The Law of Democracy and the Two Luther v. Bordens: A Counterhistory
Ari J. Savitzky
How, and how much, does the Constitution protect against political entrenchment?
Judicial ineptitude in dealing with this question—on display in the modern Court’s
treatment of partisan gerrymandering—has its roots in Luther v. Borden. One hundred
and sixty years after the Luther Court refused jurisdiction over competing
Rhode Island state constitutions, judicial regulation of American structural democracy
has become commonplace. Yet getting here—by going around Luther—has
deeply shaped the current Court’s doctrinal posture and left the Court in profound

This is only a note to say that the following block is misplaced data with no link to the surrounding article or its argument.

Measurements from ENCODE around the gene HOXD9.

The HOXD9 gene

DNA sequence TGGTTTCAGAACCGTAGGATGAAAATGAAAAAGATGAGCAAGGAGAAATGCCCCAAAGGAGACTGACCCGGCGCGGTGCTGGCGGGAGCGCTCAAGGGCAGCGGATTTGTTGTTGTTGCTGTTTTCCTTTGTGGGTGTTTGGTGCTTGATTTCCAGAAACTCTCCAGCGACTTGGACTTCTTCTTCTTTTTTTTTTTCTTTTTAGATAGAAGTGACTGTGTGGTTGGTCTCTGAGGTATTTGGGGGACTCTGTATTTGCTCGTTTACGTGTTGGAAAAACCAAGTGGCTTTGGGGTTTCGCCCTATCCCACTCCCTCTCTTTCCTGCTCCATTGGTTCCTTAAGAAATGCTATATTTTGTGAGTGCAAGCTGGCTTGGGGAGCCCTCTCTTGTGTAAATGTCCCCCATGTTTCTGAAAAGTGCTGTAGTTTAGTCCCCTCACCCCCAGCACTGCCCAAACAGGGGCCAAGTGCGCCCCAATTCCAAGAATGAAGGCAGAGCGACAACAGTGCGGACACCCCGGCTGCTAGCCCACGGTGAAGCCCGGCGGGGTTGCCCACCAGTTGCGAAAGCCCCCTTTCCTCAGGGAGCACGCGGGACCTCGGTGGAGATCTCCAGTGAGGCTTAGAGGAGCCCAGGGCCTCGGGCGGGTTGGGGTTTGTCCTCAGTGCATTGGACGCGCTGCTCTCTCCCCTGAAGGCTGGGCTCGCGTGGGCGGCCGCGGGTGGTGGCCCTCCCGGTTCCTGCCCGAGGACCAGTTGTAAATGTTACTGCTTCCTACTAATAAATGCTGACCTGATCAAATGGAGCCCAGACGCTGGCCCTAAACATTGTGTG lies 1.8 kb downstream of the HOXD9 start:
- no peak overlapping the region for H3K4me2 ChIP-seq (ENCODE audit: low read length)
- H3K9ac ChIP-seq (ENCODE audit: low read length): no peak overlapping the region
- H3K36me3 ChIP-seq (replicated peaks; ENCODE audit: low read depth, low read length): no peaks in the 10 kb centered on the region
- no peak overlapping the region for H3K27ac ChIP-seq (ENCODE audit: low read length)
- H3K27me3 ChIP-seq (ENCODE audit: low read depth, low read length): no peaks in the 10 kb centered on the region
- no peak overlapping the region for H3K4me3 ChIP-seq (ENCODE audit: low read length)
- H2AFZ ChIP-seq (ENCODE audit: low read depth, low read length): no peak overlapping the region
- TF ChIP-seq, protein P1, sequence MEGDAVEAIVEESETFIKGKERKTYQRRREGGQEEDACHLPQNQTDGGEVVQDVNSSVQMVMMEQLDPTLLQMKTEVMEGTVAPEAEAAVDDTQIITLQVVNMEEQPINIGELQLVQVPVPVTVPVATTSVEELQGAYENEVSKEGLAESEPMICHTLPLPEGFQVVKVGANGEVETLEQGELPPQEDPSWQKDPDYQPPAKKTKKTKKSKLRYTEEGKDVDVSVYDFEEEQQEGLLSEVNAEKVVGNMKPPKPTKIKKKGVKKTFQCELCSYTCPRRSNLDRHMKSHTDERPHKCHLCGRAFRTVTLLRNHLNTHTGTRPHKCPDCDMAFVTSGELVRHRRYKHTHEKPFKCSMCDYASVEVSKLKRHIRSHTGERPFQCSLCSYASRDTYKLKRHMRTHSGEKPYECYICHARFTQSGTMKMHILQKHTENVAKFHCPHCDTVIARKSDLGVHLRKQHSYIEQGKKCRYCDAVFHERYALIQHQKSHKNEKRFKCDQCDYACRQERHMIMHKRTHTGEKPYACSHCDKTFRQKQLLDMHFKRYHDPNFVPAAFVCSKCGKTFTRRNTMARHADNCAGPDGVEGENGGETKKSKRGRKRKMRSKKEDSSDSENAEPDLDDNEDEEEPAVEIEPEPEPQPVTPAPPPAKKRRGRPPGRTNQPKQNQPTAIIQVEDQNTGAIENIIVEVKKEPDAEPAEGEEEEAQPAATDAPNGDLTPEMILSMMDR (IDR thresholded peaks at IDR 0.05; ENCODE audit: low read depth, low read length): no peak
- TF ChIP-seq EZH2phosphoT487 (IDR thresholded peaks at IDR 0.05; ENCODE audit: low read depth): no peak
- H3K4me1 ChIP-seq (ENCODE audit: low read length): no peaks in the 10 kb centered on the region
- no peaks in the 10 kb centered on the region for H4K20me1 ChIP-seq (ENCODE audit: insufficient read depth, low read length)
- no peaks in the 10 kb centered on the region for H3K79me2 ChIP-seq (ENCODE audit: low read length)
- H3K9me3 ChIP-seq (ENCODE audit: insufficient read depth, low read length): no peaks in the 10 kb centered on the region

disagreement about its role in addressing substantive questions of democratic fairness.
While contemporary scholars have demonstrated enormous concern for the
problem of the judicial role in policing political entrenchment, Luther’s central role
in shaping this modern problem has not been fully acknowledged. In particular,
Justice Woodbury’s concurrence in Luther, which rooted its view of the political
question doctrine in democratic theory, has been completely ignored. This Note
tells Luther’s story with an eye to the road not taken.